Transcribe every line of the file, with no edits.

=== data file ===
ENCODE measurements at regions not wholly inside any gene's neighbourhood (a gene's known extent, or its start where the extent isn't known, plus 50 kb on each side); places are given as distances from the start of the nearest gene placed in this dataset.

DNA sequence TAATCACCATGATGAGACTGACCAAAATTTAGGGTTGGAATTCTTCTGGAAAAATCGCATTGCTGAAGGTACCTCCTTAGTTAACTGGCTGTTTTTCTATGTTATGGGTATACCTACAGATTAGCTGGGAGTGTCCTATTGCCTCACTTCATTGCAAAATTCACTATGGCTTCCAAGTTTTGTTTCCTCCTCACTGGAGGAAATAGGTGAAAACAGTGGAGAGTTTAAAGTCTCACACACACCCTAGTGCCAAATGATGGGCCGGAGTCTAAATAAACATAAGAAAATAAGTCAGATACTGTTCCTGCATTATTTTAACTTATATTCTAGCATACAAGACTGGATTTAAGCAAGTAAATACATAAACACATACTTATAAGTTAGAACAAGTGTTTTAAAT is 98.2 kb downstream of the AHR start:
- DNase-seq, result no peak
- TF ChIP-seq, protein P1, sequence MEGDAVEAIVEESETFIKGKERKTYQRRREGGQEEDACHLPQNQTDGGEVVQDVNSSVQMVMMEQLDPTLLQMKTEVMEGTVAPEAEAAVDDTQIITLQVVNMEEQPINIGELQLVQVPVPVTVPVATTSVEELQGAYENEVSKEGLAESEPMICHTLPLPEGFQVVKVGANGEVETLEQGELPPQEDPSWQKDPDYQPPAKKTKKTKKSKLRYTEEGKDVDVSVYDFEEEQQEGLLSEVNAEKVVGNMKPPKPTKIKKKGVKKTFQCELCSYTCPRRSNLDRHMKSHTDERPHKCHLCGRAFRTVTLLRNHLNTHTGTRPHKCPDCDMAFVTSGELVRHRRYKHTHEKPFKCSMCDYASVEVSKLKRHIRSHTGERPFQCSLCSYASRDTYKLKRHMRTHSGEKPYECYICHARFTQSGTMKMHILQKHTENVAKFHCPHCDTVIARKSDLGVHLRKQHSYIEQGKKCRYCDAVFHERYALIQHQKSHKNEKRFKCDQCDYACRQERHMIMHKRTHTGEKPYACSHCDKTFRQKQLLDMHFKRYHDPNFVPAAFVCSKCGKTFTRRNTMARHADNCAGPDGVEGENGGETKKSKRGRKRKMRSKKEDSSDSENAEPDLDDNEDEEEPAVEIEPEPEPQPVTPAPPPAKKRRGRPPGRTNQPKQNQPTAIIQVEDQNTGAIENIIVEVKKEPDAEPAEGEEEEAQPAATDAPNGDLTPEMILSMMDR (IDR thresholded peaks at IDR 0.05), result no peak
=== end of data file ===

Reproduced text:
ENCODE measurements at regions not wholly inside any gene's neighbourhood (a gene's known extent, or its start where the extent isn't known, plus 50 kb on each side); places are given as distances from the start of the nearest gene placed in this dataset.

DNA sequence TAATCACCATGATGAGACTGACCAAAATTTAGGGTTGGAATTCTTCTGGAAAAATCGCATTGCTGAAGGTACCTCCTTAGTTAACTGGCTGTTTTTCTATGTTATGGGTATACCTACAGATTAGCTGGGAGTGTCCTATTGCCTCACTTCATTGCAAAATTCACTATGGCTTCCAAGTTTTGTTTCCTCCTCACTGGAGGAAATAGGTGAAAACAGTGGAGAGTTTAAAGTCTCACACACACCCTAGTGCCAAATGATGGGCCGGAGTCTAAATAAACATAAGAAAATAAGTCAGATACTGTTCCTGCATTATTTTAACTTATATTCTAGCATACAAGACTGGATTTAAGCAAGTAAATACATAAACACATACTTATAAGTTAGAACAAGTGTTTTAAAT is 98.2 kb downstream of the AHR start:
- DNase-seq, result no peak
- TF ChIP-seq, protein P1, sequence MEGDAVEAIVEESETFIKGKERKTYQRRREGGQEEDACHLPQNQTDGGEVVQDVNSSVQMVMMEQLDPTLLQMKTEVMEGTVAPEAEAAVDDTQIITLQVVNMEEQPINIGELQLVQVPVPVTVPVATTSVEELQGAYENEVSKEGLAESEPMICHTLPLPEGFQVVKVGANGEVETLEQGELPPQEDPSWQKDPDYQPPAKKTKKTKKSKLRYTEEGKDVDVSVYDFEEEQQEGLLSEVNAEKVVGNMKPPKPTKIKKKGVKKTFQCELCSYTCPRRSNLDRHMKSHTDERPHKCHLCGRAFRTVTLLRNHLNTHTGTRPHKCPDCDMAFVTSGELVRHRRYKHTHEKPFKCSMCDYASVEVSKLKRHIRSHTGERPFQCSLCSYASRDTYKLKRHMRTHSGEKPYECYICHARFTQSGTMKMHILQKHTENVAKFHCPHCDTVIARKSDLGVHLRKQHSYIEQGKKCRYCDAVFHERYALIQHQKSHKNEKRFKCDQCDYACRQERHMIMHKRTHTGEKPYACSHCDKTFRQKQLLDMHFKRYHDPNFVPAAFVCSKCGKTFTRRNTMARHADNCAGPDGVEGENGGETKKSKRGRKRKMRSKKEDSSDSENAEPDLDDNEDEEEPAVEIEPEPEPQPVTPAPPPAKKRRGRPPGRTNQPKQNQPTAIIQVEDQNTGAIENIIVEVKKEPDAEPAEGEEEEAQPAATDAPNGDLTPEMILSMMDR (IDR thresholded peaks at IDR 0.05), result no peak